Articles 6 to 9 of the Unitary Patent Regulation relate to substantive patent law. They regulate the right to prevent direct and indirect use of the invention (Art. 6 and 7, respectively), the limitation of the effects of the ‘Unitary Patent‘ (Art. 8) and exhaustion of the rights conferred by the ‘Unitary Patent‘ (Art. 9).
As the question of which EU member state will receive the Central Division of the EU Unified Patent Court (see here, here, and here) is officially seen as the only remaining obstacle to the Unified Patent Court Agreement, the Unitary Patent Regulation already received green light from the EU Parliament’s legal committee (JURI) in late December (see press release) so that the EU Council already began to linguistically finalise the Regulation text in early January.
THE DISPUTE ON ARTICLES 6 TO 9
Even so, a strong and illustrious ‘opposition movement’ of legal professionals and their associations (e.g. EPLAW and Jochen Pagenberg, European Patent Judges and Sir Robin Jacob, Professor Krasser, CIPA), industry representatives (e.g. ICC, IP Federation), and a few politicians (e.g. JURI member Cecilia Wikström (SE, ALDE) [1, 2, 3] and UK IP Minister Baroness Wilcox) demanded Articles 6 to 8/9 to be removed from the Regulation to prevent substantive patent law from becoming subject to review by the European Court of Justice via referral questions according to Article 267 TFEU.
After months of intense debate in the EU Council and the EU Parliament’s Legal Affair’s Committee (JURI), the European Parliament was scheduled to have its fist plenary session on the EU Patent Package (Unitary Patent Regulation, Language Regime Regulation, Unified Patent Court Agreement) on coming Wednesday, 14 February 2012.
While Google Search still delivers an entry “Plenary sitting – European Parliament Tuesday, 14 February 2012 Draft agenda. 09:00 – 10:20 Debates. European patent. Creation of unitary patent protection.“, the final draft agenda now announces a Fisheries debate instead.
As reported earlier, there is a strong desire of (parts of) industry [1, 2] and patent professionals [1, 2, 3], politically supported by JURI member Wikström and UK IP Minister Baroness Wilcox, to remove Articles 6 to 8 dealing with substantive patent law on patent infringement from the proposed Regulation. The fears of those groups are that otherwise substantive patent law would become part of EU legal order causing costs, delays, legal uncertainty. A related resolution of the European Patent Lawyers Association EPLAW expressed such concerns recently in a rather pointed way:
If one wants a really unattractive, inefficient, unpredictable and probably extremely expensive patent court system, then we will get it; one must only give the ECJ a chance to receive as many referrals in patent law as possible.
If one wants to see substantive patent law in Europe to be decided by judges without any solid knowledge and experience in this field, then one must involve the ECJ whenever possible.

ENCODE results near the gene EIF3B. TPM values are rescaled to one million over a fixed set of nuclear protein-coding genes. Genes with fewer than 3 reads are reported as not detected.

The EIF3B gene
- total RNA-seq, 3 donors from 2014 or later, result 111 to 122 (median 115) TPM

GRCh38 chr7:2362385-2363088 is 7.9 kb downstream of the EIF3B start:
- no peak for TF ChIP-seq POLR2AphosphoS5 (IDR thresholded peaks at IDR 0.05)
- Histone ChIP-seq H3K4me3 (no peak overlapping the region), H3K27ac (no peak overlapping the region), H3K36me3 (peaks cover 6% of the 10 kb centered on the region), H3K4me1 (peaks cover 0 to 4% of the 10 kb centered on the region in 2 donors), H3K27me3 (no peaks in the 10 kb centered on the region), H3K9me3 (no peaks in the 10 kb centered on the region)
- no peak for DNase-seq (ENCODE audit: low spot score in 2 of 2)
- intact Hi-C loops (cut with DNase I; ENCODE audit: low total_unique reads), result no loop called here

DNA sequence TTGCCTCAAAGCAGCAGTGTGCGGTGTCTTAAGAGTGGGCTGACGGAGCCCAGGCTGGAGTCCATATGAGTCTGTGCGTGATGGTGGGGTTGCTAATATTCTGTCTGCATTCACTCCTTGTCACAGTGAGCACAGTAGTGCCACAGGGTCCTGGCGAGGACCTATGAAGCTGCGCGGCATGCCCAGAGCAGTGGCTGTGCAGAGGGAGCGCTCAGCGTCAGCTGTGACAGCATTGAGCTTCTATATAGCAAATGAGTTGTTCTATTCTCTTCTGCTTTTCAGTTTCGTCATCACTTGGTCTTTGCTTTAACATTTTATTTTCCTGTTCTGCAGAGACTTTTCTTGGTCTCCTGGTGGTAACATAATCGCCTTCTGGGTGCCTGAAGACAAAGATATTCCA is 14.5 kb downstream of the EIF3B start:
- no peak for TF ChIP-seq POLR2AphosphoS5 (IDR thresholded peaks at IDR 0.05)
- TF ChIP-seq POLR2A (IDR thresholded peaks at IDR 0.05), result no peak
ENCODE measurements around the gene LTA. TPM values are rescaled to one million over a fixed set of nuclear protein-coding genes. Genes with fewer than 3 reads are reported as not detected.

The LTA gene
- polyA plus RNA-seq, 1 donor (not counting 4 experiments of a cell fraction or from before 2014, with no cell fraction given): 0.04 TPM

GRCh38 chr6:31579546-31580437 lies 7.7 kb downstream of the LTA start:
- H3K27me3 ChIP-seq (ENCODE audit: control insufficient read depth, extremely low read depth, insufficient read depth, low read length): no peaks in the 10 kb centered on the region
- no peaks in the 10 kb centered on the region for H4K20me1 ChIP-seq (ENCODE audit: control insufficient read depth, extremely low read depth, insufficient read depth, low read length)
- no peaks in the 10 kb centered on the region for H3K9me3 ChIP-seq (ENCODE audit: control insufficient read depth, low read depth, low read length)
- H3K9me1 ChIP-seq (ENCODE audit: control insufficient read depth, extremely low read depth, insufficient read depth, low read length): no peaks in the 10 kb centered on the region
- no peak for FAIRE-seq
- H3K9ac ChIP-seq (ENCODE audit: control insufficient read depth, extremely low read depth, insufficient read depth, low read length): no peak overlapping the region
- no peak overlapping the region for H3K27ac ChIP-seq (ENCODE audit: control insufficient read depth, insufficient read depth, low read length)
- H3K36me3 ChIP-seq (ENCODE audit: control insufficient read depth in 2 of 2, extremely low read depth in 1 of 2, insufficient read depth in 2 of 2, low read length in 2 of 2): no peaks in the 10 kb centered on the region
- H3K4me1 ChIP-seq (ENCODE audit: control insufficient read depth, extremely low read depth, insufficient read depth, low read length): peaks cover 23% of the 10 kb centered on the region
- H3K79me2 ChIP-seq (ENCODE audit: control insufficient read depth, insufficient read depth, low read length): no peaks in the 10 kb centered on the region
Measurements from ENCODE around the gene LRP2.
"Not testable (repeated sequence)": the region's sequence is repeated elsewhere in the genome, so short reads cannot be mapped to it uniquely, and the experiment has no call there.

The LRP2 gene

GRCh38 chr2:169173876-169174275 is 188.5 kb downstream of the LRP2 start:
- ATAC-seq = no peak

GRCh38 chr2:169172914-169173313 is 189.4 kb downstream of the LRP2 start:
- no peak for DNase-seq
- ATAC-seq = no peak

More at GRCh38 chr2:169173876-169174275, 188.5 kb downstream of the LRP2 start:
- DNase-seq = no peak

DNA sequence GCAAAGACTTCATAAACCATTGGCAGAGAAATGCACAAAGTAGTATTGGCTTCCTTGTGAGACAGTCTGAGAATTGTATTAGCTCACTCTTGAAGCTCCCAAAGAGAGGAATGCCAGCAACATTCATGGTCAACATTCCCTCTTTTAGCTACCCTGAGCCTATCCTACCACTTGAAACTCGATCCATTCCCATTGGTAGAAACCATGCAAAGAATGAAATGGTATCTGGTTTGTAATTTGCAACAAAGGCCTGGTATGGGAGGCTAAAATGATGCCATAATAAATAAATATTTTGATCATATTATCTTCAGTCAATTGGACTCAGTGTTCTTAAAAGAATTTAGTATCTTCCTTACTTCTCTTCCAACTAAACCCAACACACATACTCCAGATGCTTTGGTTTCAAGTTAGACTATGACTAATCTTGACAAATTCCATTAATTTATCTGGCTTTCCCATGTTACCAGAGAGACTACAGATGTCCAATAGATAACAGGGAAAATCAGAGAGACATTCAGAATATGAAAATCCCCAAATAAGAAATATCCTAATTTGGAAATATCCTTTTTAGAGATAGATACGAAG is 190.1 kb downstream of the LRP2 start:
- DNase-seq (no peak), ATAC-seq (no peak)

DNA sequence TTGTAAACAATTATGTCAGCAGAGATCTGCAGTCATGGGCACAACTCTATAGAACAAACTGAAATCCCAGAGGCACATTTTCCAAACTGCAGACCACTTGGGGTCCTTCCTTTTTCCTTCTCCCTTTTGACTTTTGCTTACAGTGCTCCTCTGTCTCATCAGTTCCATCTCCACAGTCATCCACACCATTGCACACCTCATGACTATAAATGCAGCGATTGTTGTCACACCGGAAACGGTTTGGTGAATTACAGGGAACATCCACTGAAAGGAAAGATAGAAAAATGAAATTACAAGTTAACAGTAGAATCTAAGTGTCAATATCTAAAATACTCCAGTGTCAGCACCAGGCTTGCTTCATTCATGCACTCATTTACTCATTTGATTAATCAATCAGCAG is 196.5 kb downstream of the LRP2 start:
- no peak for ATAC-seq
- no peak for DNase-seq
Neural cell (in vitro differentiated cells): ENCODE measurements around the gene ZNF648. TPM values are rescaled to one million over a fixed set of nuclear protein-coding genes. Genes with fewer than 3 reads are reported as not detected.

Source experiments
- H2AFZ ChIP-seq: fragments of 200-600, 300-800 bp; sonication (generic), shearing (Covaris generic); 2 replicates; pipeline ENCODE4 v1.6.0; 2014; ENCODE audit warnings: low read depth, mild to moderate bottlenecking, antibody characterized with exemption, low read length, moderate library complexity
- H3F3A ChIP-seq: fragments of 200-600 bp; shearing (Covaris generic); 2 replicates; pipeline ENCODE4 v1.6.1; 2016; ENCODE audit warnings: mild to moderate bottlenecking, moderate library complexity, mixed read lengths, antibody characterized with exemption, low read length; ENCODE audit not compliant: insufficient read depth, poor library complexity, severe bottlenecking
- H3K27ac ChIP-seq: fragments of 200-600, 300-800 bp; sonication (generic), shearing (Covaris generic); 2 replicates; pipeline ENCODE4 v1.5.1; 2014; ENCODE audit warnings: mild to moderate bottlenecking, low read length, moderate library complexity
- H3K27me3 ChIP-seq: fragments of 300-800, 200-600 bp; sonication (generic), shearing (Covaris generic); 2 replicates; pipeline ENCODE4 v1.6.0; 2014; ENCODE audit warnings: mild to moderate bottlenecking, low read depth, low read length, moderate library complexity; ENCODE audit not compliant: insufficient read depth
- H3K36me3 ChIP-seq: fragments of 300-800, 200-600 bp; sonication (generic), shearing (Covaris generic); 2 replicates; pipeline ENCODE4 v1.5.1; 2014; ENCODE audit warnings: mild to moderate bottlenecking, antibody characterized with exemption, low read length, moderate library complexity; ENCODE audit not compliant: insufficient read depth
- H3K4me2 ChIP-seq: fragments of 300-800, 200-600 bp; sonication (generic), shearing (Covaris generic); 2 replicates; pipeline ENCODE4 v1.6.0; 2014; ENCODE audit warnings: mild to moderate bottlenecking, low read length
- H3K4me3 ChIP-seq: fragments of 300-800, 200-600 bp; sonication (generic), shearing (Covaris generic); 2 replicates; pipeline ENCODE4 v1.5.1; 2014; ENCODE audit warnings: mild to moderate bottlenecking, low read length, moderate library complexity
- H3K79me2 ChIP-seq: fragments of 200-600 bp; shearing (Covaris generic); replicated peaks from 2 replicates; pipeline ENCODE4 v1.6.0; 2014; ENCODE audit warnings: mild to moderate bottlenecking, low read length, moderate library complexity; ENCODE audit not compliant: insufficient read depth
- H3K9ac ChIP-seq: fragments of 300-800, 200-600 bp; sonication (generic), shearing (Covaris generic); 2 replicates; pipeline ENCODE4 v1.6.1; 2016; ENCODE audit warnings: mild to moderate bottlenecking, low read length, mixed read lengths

And if somebody intended to lay a solid ground for failure of this – at some time very promising – project, then he will probably succeed.
Now there is evidencs (see e.g. this tweet) suggesting that Ms Wikstrom has lost the battle over Articles 6 to 8, so that the provisions dealing with substantive patent law on patent infringement will remain part of the Unitary Patent.
Monday’s Competitive Council meeting under the Polish Presidency (Chair: Waldemar Pawlak, Deputy Prime Minister and Minister of Economy of Poland) was intended to finalise the EU Patent Package (i.e. a EU regulation covering the Unitary Patent and the its language regime and an international agreement on the Unified Patent Court). Right after the meeting it appead that, based on a compromise proposal by the Presidency, this aim was missed only by a faily small margin since, as was explained in a nightly press release
[...] The debate took place on the basis of a compromise package drawn up by the Presidency. The compromise was broadly accepted in substance, but the debate showed that further work is still needed. The Polish Presidency is committed to take the work forward with a view to reaching agreement on the creation of a unified patent court before end 2011. [...],
combined with a Presidency tweet according to which “only the seat of the Central Division of the Unitary Patent Court needs to be decided“, apparently meaning that all other issues have been fixed. And in fact, a supplementary press release of the Polish Presidency titled “Agreement on substantial issues of single EU patent” clearly confirmed that
Out of the whole patent package the only remaining issue to be decided is the seat of the central division of the Unitary Patent Court UPC (Court of the First Instance).
The k/s/n/h::law blog
Some of the patent attorneys of the KSNH law firm have joined their efforts to research what is going on in the various branches of IP law and practice in order to keep themselves, their clients as well as interested circles of the public up to date. This blog is intended to present results of such efforts to a wider public.
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- kelle on Germany: Copyright Protection More Easily Available For Works Of “Applied Arts”
- Time Limits & Deadlines in Draft UPCA RoP: Counting The Days - KSNH Law - Intangible.Me on Wiki Edition of Agreement on Unified Patent Court Agreement (UPCA)
- Time Limits & Deadlines in Draft UPCA RoP: Counting The Days | ksnh::law on Wiki Edition of Agreement on Unified Patent Court Agreement (UPCA)
- Wiki Edition of Agreement on Unified Patent Cou... on Wiki Edition of Agreement on Unified Patent Court Agreement (UPCA)
- European Commission Takes Next Step Towards Legalising Software Patents in Europe | Techrights on EU Commission publishes Proposal of amendend Brussels I Regulation for ensuring Enforcement of UPC Judgements
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